As financial troubles escalate at Danke, China’s authorities are stepping in to hold the once-promising apartment rental and sharing company accountable.
In recent weeks, landlords who did not receive payments from Danke, which functions as a sublessor, began to evict tenants. After a flurry of local reports exposing the firm’s massive debt, which is reported to be as high as $520 million, a district court in Shanghai placed Ziwutong Beijing Asset Management, the parent organization behind Danke, on the country’s “social credit” blacklist.
The Chinese government’s social credit system is a set of mechanisms aimed at improving the enforcement of existing laws and offenders can face restrictions in their daily activity. In Danke’s case, founder and chief executive officer Gao Jing has been barred from “heavy spending,” which includes everything from flying first-class, taking a high-speed train, buying property and going on vacation, to enrolling children in “expensive” private schools, according to a court notice.
The move came after a senior judge from China’s Supreme People’s Court told the press that Danke was under investigation by relevant authorities over its cash-flow problems.
Danke — founded in 2015 and backed by high-profile investors like Ant Financial, Tiger Global, and LinkedIn’s former China head Derek Shen — pledged to make urban housing affordable and pleasant for China’s white-collar workers. The catch is it’s advancing through aggressive debt-fueled expansion.
Instead of the traditional rental model, Danke relies on an elaborate financing scheme to maintain cash flows. Tenants are offered price incentives to pay upfront for a year and induced to cover the sums by taking out loans, which are provided by Danke’s partner banks. Renters who refuse to sign up for the loans are asked to pay more.
With capital funded by the loans, Danke then pays the homeowners — but only on a monthly or quarterly basis. This gives the startup much financial flexibility to rent from landlords and spend on renovating apartments, which are then sublet to tenants at a mark-up.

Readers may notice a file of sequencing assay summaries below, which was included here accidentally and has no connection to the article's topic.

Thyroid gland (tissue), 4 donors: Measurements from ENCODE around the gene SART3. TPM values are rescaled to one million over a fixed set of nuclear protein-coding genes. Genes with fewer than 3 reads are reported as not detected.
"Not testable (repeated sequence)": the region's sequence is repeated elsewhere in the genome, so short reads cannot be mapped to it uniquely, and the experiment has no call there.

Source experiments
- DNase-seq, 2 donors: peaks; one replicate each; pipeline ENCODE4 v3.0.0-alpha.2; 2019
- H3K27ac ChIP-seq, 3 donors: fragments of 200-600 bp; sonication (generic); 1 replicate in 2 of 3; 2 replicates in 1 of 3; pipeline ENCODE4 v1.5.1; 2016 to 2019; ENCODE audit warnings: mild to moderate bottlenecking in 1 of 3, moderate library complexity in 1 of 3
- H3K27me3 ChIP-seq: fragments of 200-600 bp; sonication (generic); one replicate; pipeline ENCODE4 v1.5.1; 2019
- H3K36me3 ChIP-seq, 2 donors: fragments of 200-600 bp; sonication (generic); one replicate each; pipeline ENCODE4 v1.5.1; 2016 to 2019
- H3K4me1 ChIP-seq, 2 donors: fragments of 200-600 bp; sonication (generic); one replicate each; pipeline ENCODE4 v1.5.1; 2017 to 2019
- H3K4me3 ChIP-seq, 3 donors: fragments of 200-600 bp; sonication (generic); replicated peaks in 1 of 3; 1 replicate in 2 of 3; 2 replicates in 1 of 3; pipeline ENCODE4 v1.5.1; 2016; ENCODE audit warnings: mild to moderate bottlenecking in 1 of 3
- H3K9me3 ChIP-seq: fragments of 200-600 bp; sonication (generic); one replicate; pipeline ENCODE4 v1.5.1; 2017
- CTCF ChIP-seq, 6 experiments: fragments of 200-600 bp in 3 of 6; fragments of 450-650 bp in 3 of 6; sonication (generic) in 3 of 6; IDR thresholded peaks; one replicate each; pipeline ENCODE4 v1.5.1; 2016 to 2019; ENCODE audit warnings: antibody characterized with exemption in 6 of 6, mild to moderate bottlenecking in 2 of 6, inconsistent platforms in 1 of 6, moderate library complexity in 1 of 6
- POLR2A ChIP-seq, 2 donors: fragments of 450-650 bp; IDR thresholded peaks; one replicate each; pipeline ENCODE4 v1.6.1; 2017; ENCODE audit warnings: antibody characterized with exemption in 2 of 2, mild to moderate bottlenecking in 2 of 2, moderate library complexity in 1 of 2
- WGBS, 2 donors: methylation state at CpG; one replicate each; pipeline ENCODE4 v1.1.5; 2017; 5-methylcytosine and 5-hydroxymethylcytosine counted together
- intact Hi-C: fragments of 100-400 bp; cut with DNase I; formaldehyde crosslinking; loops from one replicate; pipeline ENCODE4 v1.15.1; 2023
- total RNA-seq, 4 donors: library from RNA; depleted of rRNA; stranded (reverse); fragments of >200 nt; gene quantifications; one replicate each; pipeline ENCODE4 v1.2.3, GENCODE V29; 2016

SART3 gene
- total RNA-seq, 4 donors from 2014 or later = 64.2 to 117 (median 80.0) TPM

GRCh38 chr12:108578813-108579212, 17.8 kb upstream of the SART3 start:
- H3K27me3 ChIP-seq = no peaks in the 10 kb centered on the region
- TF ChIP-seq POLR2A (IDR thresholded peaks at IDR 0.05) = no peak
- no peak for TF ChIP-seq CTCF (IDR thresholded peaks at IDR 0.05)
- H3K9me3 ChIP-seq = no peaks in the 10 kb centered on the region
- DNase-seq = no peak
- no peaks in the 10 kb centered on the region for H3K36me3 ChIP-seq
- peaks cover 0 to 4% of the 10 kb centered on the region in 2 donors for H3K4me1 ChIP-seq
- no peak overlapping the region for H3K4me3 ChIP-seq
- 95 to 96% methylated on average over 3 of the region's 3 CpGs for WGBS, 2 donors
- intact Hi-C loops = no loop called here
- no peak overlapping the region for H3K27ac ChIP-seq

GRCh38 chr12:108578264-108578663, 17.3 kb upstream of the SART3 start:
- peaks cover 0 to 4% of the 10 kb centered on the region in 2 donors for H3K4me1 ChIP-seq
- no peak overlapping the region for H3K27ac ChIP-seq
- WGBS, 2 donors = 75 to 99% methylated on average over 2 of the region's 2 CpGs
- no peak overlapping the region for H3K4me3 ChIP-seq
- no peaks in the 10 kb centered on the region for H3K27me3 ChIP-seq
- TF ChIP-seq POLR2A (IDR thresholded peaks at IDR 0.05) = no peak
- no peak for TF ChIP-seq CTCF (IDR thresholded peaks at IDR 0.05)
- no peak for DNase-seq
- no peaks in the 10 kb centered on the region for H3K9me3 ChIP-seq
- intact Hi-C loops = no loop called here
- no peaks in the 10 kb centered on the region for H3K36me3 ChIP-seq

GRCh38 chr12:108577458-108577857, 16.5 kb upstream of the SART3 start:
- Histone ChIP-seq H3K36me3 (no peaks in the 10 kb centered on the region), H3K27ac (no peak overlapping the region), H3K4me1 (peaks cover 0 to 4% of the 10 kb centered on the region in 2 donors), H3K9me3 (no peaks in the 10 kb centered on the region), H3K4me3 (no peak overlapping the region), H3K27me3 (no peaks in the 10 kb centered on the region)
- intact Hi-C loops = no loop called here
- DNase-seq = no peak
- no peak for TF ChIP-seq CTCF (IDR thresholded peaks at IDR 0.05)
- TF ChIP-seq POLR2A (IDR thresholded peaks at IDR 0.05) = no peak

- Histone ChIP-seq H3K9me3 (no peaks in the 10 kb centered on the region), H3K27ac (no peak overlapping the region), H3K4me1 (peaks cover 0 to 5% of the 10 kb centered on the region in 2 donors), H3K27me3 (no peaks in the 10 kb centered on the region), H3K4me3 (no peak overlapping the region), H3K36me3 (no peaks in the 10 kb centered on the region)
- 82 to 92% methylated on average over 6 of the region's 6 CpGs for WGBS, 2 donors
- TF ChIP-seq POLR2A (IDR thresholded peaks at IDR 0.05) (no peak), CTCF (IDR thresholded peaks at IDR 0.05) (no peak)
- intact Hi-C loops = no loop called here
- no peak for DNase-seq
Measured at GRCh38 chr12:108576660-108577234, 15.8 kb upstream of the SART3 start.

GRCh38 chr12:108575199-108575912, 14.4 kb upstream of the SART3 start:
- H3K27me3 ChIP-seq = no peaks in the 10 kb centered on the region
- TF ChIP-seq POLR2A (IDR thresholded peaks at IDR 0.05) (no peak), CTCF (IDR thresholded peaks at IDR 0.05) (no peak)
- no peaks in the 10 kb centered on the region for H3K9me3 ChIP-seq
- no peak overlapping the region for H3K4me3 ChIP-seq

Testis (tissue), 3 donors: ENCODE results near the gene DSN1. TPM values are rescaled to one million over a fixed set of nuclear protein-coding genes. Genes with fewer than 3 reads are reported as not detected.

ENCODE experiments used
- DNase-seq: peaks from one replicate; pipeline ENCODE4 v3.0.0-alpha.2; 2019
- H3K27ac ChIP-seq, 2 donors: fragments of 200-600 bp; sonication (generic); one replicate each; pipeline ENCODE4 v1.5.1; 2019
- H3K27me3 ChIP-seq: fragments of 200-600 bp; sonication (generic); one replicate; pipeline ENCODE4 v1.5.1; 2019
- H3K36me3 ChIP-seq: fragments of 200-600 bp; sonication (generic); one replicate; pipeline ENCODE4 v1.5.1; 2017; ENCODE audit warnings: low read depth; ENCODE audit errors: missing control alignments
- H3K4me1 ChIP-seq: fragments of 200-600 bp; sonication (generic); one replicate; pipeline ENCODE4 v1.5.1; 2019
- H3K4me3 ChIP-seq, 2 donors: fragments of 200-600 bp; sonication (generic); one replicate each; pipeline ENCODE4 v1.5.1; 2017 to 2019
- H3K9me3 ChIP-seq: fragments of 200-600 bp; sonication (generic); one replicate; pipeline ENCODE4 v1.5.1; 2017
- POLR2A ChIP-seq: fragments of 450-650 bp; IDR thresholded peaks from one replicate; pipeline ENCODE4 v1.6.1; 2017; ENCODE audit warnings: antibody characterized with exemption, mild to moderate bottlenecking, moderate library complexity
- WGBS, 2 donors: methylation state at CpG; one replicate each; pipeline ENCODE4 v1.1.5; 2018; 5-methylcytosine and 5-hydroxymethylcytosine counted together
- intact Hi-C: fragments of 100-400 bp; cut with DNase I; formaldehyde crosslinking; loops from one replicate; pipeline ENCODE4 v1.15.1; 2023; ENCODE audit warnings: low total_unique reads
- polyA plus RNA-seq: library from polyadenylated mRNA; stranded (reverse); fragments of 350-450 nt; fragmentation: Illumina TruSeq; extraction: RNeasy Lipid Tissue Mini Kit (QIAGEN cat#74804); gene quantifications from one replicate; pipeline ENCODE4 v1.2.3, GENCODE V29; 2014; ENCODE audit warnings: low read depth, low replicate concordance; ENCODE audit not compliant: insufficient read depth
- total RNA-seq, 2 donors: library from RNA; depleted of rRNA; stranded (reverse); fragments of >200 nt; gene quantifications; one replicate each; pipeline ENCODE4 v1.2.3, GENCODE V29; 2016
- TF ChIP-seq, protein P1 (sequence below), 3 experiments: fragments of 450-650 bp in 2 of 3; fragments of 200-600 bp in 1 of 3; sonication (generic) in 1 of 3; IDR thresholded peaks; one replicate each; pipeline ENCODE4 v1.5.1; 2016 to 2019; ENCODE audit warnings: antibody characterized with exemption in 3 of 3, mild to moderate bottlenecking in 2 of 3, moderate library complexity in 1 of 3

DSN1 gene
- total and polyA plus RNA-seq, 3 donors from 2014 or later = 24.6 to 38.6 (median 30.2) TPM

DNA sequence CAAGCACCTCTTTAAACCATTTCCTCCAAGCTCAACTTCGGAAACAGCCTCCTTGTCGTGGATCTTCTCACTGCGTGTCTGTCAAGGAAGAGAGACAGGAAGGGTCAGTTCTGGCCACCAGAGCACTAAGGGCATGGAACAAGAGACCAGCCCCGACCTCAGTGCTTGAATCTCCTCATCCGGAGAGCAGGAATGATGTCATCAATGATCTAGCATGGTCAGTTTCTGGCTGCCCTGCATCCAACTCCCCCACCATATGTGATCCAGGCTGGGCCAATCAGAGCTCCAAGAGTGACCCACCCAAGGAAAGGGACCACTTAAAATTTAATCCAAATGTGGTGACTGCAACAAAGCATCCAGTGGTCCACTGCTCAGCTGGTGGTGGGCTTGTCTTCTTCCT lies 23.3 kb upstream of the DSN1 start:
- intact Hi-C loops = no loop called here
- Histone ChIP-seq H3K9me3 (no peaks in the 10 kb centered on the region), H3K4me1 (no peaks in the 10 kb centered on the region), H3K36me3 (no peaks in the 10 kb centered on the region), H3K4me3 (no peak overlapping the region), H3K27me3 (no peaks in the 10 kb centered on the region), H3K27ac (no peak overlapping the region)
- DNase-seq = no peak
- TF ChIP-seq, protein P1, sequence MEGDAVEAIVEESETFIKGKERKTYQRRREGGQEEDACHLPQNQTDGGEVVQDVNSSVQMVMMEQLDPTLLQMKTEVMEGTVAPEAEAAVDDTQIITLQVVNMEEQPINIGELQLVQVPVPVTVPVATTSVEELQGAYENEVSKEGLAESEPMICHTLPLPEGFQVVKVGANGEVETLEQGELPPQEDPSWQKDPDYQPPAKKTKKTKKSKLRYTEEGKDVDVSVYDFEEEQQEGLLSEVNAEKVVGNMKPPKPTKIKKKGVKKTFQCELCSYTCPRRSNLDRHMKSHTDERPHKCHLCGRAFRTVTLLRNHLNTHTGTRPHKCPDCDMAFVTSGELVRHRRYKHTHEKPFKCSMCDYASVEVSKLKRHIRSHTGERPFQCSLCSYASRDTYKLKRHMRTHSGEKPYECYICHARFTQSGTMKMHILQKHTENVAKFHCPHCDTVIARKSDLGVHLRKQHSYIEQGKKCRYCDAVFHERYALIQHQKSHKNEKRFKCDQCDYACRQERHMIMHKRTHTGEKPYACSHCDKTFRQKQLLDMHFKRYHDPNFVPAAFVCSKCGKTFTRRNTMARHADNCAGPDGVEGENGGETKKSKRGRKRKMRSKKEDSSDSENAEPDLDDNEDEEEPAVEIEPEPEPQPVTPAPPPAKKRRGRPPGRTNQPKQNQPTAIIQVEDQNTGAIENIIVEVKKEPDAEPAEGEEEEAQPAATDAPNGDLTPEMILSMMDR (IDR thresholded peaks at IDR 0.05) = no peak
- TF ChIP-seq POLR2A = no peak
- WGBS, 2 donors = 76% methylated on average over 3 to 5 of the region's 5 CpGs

Danke’s model epitomizes the promises of internet platforms or so-called sharing economy — light asset, rapid scaling, but it also creates enormous risks for the suppliers and consumers it vows to serve. When the COVID-19 pandemic hit, China’s rental market cooled, putting stress on Danke’s funding vehicle.
When TechCrunch spoke to Danke’s angel investor and chairman Derek Shen last year about the firm’s financial risks, he had this to say: “There’s nothing wrong with the financial instrument itself. The real issue is when the housing operator struggles to repay, so the key is to make sure the business is well-functioning.”
“What is needed is stricter market supervision to prevent such cases from recurring,” said an opinion piece published in state-backed paper China Daily. “The involvement of banks and loans have made the risks even higher. Given how unsustainable Danke’s business model is, it is time financial supervision departments consider making stricter financial rules forbidding such risky practices.”
Listed in New York, Danke saw its shares plunge to $2 last month from a high of $13.5 when it went public in January. Year to date the company has only released its Q1 earnings report, which recorded a net loss of $174.3 million.
The financial turmoil also puts WeBank, Danke’s major partner bank, under the spotlight for its participation in a highly leveraged rental business in return for handsome interests. The Tencent-backed internet bank announced on social media that it would transfer loan obligations from tenants to Danke, which has been subsidizing renters’ loan interests to WeBank already. In the three months ended March, Danke paid a total of $7.9 million in interests related to “rent financing.”
Danke cannot be immediately reached for comment on the story.